Bennett shows how Jocho was bitter at the "disintegration of warrior norms over previous decades", "anti-Shogunate sentiment", had a nostalgic longing for the previous regimes and decried how young samurai "talk of money, about profit and loss, their household financial problems, taste in fashion, and idle chatter of sex". At one point in the book, Jocho flatly states that there are "no good men". However, Bennett also shows how Jocho realized that the nature of service had changed in the time of peace and a good retainer had to change as well. This passion for the older days mixed with Jocho's call for a new type of service based on loyalty and dedication to duty rather than martial valor resulted in many apparent contradictions within the book, including some of its most famous passages. Should a vassal rush headlong into danger, or should he seek a more peaceful alternative? Does one persistently correct the Lord and let him know when he is wrong, or does one carry out the letter of his commands unquestioningly? You should always follow out the Lord's commands, except when you don't. While mastering an art is detrimental to the way of the samurai, when can its study actually be beneficial? There are passages that seem to exhort the virtues of each. Bennett demonstrates how many of these can be explained away by Jocho's splitting one's service as a youth and as an adult-as well as how one's position inside the hierarchy of the samurai chain of command affected one's actions. Indeed, it shows how the Hagakure was an excellent microcosm of the identity crisis of Edo period samurai-how to keep the virtues of a warrior society alive in a time where they were no longer used? This is perhaps best shown in Jocho's criticism of the Ako Ronin, a group that itself exemplified how martial values no longer fit into Edo society.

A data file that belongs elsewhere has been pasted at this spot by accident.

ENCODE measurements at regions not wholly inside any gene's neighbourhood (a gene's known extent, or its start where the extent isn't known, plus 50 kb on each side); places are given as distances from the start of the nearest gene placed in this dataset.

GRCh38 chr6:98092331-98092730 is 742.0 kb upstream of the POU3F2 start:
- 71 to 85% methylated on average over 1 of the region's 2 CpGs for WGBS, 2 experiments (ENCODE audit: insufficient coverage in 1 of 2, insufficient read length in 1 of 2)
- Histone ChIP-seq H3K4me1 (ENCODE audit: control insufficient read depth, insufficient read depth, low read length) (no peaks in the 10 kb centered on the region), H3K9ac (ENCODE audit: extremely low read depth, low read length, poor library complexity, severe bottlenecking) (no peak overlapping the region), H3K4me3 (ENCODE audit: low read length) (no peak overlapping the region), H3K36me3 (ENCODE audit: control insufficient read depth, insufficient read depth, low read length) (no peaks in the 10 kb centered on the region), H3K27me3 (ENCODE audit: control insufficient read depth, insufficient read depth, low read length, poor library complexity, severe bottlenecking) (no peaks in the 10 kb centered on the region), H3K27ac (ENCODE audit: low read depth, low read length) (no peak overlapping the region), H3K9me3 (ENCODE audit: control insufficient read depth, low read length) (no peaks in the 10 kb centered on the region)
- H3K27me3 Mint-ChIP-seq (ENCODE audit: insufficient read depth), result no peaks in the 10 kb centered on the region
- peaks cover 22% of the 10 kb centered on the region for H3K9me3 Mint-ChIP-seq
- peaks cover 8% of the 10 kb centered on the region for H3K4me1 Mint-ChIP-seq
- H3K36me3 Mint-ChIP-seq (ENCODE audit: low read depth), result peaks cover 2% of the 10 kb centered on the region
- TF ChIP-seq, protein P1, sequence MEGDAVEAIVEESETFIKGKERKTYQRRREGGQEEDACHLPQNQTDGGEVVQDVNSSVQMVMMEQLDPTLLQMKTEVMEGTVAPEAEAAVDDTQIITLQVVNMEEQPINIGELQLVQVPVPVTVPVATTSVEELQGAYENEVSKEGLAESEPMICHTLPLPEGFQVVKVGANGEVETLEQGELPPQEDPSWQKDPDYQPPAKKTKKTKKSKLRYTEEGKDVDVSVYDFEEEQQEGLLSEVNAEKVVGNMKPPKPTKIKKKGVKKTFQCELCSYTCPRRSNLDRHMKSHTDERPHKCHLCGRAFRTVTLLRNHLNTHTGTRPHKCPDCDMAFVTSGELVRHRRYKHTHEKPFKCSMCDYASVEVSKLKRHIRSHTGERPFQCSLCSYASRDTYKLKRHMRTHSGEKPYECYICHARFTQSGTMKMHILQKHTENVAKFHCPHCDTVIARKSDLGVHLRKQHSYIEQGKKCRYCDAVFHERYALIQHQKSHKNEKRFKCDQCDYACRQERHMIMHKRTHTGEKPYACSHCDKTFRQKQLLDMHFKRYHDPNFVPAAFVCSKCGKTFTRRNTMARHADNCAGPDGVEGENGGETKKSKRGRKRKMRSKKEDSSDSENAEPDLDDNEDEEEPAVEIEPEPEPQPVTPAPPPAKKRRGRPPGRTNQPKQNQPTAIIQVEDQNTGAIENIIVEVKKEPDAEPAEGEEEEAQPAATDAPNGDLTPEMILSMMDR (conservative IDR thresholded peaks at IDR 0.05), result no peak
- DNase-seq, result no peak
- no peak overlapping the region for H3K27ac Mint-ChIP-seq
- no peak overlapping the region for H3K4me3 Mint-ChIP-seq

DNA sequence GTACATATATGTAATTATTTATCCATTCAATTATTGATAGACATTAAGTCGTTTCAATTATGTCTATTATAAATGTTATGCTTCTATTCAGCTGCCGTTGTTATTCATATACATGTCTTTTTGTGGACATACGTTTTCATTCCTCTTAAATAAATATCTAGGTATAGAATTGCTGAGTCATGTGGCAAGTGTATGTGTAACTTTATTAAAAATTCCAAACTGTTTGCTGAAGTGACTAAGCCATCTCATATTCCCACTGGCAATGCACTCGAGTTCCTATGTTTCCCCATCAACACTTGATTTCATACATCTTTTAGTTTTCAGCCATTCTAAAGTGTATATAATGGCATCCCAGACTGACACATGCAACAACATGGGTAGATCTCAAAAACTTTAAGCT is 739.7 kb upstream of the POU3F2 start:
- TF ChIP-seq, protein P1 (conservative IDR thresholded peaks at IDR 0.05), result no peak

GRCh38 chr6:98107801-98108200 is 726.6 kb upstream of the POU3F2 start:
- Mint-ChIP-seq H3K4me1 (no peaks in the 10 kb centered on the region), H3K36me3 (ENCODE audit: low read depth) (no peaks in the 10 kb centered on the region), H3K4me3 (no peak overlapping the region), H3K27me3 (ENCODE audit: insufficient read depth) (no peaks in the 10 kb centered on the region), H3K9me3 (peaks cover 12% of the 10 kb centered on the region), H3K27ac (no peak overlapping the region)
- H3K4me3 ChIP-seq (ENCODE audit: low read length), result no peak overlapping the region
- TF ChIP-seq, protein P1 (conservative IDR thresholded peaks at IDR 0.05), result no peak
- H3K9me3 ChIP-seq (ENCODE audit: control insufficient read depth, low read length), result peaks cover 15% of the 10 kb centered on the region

As interesting as Hagakure's contemporary setting was, Bennett's examination of how it emerged into the world of the 20th century with its first out-of-domain printing in 1906 (contrary to popular belief, it was virtually unknown outside of a select few in Saga domain before then) is even more so. Does Hagakure represent a 'mystical beauty intrinsic to the Japanese aesthetic experience', or is it a 'text that epitomizes all that is abhorrent in terms of mindless sacrifice, as well as a loathsome depreciation of the value of life and blind obedience to authority'? Invented tradition? A window into the complex ethics of the Tokugawa world? Or simply the 'seditious ramblings of a disgruntled curmudgeon'?